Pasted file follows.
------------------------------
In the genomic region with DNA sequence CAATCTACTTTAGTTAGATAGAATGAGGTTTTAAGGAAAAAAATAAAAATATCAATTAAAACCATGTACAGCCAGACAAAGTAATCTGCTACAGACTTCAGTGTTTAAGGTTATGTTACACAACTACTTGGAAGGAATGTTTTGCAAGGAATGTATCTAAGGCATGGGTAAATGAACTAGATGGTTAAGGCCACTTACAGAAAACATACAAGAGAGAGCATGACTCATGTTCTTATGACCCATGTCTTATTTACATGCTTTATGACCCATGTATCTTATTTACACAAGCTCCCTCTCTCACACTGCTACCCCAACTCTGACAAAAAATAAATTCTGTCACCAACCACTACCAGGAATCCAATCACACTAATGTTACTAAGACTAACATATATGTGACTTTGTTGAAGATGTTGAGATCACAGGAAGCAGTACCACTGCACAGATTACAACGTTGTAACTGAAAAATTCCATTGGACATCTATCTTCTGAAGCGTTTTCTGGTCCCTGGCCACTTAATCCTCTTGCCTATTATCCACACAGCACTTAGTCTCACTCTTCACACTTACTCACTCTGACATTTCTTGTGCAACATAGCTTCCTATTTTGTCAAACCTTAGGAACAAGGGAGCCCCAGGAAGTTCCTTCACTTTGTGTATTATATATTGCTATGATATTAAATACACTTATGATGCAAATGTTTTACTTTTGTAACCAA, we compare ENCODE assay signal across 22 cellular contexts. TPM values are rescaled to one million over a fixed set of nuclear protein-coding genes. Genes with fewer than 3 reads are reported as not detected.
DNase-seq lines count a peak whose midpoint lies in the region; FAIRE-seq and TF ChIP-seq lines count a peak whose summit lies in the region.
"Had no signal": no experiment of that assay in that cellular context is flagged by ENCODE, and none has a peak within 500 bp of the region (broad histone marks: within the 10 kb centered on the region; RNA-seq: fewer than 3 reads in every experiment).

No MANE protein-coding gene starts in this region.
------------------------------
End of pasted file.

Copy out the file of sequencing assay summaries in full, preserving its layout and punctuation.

In the genomic region with DNA sequence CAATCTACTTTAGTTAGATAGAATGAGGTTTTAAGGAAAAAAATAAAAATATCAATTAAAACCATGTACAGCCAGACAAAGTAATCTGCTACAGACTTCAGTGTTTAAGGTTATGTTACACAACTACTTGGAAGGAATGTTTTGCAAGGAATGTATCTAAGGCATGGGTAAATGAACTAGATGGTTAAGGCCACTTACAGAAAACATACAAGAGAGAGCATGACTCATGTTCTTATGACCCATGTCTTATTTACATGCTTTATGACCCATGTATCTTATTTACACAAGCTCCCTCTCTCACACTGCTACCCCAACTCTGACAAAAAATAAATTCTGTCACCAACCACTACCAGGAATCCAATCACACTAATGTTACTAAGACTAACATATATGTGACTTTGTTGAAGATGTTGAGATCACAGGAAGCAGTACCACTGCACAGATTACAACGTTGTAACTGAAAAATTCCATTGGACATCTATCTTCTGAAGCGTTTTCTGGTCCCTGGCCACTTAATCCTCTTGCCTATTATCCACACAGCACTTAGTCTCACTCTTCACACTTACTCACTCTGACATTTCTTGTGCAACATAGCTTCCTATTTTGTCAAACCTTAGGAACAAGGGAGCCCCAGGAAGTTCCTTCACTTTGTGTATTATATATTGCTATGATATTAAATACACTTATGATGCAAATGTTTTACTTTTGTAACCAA, we compare ENCODE assay signal across 22 cellular contexts. TPM values are rescaled to one million over a fixed set of nuclear protein-coding genes. Genes with fewer than 3 reads are reported as not detected.
DNase-seq lines count a peak whose midpoint lies in the region; FAIRE-seq and TF ChIP-seq lines count a peak whose summit lies in the region.
"Had no signal": no experiment of that assay in that cellular context is flagged by ENCODE, and none has a peak within 500 bp of the region (broad histone marks: within the 10 kb centered on the region; RNA-seq: fewer than 3 reads in every experiment).

No MANE protein-coding gene starts in this region.